They strike with little warning, making driving conditions hazardous. Blinding, choking dust can quickly reduce visibility, causing accidents that may involve chain collisions, creating massive pileups.
Sandstorms usually last only a few minutes, but the actions a motorist takes during the storm may be the most important of his or her life. The s drought is often referred to as if it were one episode, but it was actually several distinct events occurring in such rapid succession that affected regions were not able to recover adequately before another drought began.
The term Dust Bowl was coined in to describe the drought-affected south central United States in the aftermath of horrific dust storms. Although it technically refers to the western third of Kansas, southeastern Colorado, the Oklahoma Panhandle, the northern two-thirds of the Texas Panhandle, and northeastern New Mexico, the Dust Bowl has come to symbolize the hardships of the entire nation during the s. How bad was the drought in the Dust Bowl years?
In the s, drought covered virtually the entire Plains for almost a decade. Many crops were damaged by deficient rainfall, high temperatures, and high winds, as well as insect infestations and dust storms that accompanied these conditions. Although records focus on other problems, the lack of precipitation would also have affected wildlife and plant life, and would have created water shortages for domestic needs. What was the Black Sunday Dust Storm?
The s were times of tremendous hardship on the Great Plains. Settlers dealt not only with the Great Depression, but also with years of drought that plunged an already-suffering society into an onslaught of relentless dust storms for days and months on end. Have a safety plan in case one happens. Use the painted center line to help guide you. Look for a safe place to pull off the roadway. Never stop on the traveled portion of the roadway. Make sure all of your lights are off when you park off the roadway.
Check for damage. Sandstorm Activities Lesson Plan: Here is a great lesson plan that teaches kids how dust is transported in the atmosphere. Lesson Plan: This lesson plan teaches kids how to track dust storms or sand storms.
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The Dust Bowl. Sandstorm Definitions. Sandstorm Safety. The first is the uneven heating of the desert surface by the sun, which creates variable updrafts that can rise high into the sky. And the second is a summer wind pattern that regularly carries moist air from the Gulf of Mexico into the Southwest — the technically accurate, but rather misleading name given to this element is the "Southwest Monsoon.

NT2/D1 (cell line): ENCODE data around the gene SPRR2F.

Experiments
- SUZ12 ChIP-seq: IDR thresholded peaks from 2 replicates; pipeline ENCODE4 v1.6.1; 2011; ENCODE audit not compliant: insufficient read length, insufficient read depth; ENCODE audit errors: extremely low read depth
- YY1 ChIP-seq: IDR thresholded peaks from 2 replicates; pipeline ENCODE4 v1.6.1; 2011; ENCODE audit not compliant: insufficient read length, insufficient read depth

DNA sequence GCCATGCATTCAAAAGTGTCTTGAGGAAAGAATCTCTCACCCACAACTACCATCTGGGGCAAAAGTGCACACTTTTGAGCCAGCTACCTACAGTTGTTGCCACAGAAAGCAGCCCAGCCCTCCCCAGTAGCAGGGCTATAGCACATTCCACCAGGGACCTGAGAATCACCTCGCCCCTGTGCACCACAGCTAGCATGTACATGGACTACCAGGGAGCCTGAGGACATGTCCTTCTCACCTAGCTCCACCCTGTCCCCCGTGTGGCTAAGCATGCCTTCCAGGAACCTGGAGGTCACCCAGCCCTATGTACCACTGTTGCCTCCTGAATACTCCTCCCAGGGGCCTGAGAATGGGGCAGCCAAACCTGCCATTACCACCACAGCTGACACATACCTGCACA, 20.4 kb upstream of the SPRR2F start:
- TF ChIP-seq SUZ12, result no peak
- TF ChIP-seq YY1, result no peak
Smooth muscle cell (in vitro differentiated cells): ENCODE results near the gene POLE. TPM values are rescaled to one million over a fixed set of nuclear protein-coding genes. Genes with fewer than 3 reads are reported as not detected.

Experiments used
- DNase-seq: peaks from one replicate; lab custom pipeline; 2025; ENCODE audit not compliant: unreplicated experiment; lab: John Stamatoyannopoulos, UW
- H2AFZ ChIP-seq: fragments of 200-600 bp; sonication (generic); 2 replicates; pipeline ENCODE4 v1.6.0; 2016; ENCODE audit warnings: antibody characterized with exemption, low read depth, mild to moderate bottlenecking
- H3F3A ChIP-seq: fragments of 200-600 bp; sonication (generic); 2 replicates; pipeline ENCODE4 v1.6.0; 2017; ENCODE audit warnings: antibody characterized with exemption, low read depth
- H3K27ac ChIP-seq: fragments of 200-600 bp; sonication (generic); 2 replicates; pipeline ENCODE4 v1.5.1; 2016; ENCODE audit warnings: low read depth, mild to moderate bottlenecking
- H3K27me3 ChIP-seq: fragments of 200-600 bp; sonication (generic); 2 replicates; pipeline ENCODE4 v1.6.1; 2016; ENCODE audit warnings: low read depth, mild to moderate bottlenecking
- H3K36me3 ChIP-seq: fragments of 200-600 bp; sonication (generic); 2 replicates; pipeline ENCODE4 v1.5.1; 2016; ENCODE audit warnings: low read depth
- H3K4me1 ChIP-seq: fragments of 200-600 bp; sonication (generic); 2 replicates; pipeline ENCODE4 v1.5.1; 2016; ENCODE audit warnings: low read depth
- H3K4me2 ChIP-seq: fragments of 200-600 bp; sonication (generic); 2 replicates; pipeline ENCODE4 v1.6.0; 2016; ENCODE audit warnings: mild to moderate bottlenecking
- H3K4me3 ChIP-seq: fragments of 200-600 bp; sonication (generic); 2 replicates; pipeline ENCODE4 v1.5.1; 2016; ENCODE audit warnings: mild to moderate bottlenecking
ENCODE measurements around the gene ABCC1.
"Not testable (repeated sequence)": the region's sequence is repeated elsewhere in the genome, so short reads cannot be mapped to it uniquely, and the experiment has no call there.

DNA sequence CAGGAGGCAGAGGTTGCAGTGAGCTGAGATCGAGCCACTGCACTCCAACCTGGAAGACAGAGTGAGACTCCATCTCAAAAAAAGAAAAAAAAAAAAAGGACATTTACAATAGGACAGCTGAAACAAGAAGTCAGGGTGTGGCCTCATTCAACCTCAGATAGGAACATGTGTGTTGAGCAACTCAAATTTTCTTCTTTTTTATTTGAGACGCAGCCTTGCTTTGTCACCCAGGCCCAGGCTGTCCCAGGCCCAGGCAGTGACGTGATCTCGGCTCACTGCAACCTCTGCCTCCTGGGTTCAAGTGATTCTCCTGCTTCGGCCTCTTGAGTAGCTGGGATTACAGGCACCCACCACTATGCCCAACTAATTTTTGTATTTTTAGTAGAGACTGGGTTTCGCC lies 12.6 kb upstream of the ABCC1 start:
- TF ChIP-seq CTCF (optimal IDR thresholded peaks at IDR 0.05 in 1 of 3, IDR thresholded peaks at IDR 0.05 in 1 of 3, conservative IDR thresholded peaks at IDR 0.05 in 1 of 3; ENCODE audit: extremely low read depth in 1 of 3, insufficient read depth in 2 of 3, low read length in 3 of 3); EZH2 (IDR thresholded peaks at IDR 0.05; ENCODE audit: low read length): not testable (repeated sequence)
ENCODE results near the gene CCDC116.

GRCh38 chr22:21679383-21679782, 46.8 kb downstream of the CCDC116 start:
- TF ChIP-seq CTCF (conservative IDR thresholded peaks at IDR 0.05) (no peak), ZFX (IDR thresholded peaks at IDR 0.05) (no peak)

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With the setting of the sun, the fuel source that drives such storms is gradually throttled down, as the surface of the earth radiates less and less of the heat accumulated during the day. That process is gradual enough that the storms persist into the night, but at morning, the skies are usually once again largely clear, in anticipation of repeating the cycle once again. Thunderstorms that are formed when low and high fronts meet travel as the line of their contact progresses.
But all other desert thunderstorms, like Tip O'Neil's observation of politics, are essentially local. You can watch them as they form in the early afternoon, and hang silently in one place in the clear air, like hot air balloons on a still Arizona morning. Earlier on this trip, I camped in the same place for the better part of a week, and watched a small storm form day after day in exactly the same place. Each day it would begin to materialize about ten miles from my own perch at the edge of a mesa.http://fcam.my.to/23458-la-meditacin-gua.php